The End of Chronic Pain

I understand that it’s a bold idea to declare the end of chronic pain. I have worked in the field of pain management for 30 years, most recently as the director of the Pain Recovery Program at Sierra Tucson. I have literally helped thousands of people suffering from seemingly endless pain to find relief. And yet, I dare to declare the end of chronic pain. Why? How?

Chronic pain is not a person, place, or thing. It is a concept – an idea or belief that some people are and will be stuck in suffering and misery forever. I simply do not have faith in this philosophy anymore.

What Is Chronic Pain?
The Merriam-Webster Dictionary defines the word chronic as “marked by long duration, by frequent recurrence over a long time, and often by progressing seriousness.”

According to the American Academy of Pain Medicine, pain is described as “an unpleasant sensation and emotional response to that sensation.”

Putting these two words together – chronic pain – inadvertently creates a phrase of implied hopelessness and powerlessness that, in my opinion, is unwarranted. It tells us nothing about why pain and suffering persist. It provides no insight or strategy into resolving or healing the situation.

Seeing Is Believing
As director of the Pain Recovery Program at Sierra Tucson, I guide my department with knowledge that is based on three decades of observation, experience, and an in-depth study of science and medicine:

We have directly observed that the vast majority of painful conditions resolve or recede to the background – within the 90-percent range.

We feel it is the birthright and natural condition of every person to expect that painful injuries and medical conditions can, will, and do get better with time and correct care.

We understand that when painful conditions fail to resolve or recede to the background, there must be some complicating factor or factors that are interfering with the natural process of healing.

We trust – and have frequently observed – that when these complicating factors are identified and addressed, the pain does indeed resolve or recede to the background.

We are committed to discovering what these complicating factors are and how to address them effectively. Often, we witness improvements in our residents whom others believed could not get better.

And that is why I believe and declare the end of chronic pain.

Chronic v. Complex
What I propose is that we replace the old language and conceptual model with a new one: “complex pain.”

When a painful condition gets better as expected, it is referred to as “simple pain.” When it does not, complicating factors are involved; and, is then identified as “complex pain.”

At Sierra Tucson, our residents experiencing complex pain may require additional medical and, rarely, surgical care to support healing. Yet in any case, simple or complex, I propose that pain as an experience can and does resolve or recede with time and good care when there are no complicated issues getting in the way.

The good news: almost anyone can understand the reasons that interfere with healing, and there are effective strategies to address them all. The tougher news: it takes a strong determination and perseverance to apply the strategies consistently over time to get the desired results. Because of the challenges along the way, residents often benefit from coaching or guidance to untangle the complicating factors and achieve their goals. When challenges are more severe or deeply imbedded, coordinated expert treatment directed at the complex issues is required.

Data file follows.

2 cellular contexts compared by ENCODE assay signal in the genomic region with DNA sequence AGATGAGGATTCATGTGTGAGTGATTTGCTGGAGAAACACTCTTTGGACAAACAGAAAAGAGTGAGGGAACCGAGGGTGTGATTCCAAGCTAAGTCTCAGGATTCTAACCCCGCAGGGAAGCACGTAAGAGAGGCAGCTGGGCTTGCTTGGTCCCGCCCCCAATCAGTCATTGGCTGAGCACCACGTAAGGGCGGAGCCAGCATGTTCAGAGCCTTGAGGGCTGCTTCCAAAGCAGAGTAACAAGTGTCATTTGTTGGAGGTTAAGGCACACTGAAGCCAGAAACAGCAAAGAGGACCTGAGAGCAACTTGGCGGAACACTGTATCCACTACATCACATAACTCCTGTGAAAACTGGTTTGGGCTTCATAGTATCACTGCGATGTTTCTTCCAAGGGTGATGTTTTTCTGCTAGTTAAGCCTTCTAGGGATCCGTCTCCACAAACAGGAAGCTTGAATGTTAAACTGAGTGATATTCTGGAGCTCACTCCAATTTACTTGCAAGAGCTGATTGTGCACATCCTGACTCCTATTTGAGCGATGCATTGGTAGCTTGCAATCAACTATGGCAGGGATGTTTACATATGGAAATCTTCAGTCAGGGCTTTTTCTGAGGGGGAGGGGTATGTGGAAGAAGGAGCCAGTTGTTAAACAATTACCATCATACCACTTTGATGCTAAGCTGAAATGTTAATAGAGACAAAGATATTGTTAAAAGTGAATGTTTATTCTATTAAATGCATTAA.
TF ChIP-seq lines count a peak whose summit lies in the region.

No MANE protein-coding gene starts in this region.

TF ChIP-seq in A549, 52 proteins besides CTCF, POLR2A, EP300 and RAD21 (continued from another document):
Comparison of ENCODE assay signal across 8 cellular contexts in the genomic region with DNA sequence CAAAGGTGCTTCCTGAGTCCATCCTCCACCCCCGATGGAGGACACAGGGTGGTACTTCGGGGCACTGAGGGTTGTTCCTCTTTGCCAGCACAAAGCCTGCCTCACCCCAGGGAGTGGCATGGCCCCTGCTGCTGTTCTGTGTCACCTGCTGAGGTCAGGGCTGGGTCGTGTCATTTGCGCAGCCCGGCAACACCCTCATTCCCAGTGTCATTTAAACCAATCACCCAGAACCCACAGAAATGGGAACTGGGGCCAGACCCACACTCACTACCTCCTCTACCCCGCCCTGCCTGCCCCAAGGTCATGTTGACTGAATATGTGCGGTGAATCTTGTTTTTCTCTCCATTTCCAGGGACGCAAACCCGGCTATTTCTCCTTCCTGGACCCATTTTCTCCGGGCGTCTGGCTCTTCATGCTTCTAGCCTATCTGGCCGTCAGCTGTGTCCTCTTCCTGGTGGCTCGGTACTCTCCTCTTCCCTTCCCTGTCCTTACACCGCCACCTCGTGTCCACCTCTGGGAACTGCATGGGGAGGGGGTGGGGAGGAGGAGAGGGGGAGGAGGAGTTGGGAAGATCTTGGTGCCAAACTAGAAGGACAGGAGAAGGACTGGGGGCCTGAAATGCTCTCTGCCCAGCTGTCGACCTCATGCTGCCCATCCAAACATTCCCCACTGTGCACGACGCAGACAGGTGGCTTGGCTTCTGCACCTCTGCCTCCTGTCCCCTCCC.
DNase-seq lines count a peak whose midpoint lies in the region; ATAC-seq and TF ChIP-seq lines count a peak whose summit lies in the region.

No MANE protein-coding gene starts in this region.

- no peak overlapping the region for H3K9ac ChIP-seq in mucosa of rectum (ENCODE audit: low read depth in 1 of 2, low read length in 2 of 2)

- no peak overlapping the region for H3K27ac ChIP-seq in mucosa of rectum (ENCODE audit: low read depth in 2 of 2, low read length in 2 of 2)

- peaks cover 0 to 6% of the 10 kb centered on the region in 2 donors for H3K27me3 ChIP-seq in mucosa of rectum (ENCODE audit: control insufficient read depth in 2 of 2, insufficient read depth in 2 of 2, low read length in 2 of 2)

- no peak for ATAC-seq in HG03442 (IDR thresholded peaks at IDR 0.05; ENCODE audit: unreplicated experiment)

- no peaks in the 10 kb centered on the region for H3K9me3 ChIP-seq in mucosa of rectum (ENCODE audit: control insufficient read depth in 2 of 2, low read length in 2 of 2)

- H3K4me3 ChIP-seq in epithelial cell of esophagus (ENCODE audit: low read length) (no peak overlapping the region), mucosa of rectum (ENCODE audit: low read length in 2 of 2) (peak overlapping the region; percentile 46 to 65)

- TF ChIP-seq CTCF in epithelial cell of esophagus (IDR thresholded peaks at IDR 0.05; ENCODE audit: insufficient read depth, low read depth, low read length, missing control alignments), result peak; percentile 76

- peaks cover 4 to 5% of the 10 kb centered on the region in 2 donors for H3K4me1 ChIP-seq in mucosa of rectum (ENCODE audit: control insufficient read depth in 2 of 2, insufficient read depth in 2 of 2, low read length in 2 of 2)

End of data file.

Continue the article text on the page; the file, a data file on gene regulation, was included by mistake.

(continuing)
The Four Factors
My studies and explorations have led me to identify four major complicating factors that interfere with the natural healing of painful conditions. All four factors must be addressed in a coordinated fashion to unlock a complex pain scenario.

1. Biomechanical Stressors – Alignment, stability, flexibility, and endurance challenges needed for the body to function
2. Hypersensitization – Primarily deals with the over-activity of the sympathetic nervous system and the changes to brain activity that occur over time with unresolved pain
3. Metabolic Inflammation – Chemical changes in the blood, which lead to increased tenderness to touch and movement
4. Inertia – The negative thoughts, beliefs, and judgments that keep people ‘stuck’

The Sierra Tucson Approach
Sierra Tucson’s Pain Recovery Program offers treatments and experiences that help individuals discover where and how they have become trapped in their pain. Residents learn a variety of ways to change the negative patterns that hold the pain, both physically and psychologically. The program places a strong emphasis on physical restoration, utilizing the benefits of physical therapy and personal training in individual and group activities. Massage, acupuncture, chiropractic, and other therapeutic bodywork are available to help relieve pain.

The Pain Recovery group at Sierra Tucson meets five days per week to discuss and explore pain-related issues. Pain education is strongly encouraged. Unresolved trauma – common in this population – is addressed with integrative therapies such as EMDR and Somatic Experiencing® Therapy. Medication and natural/herbal solutions are examined extensively among the resident’s multidisciplinary team of professionals, with an effort to minimize or eliminate addictive substances. Each resident receives individualized care. Our exceptional clinical team is committed to learning new strategies and applying evidence-based techniques to help resolve complex pain, and improve the quality of life for those who are suffering.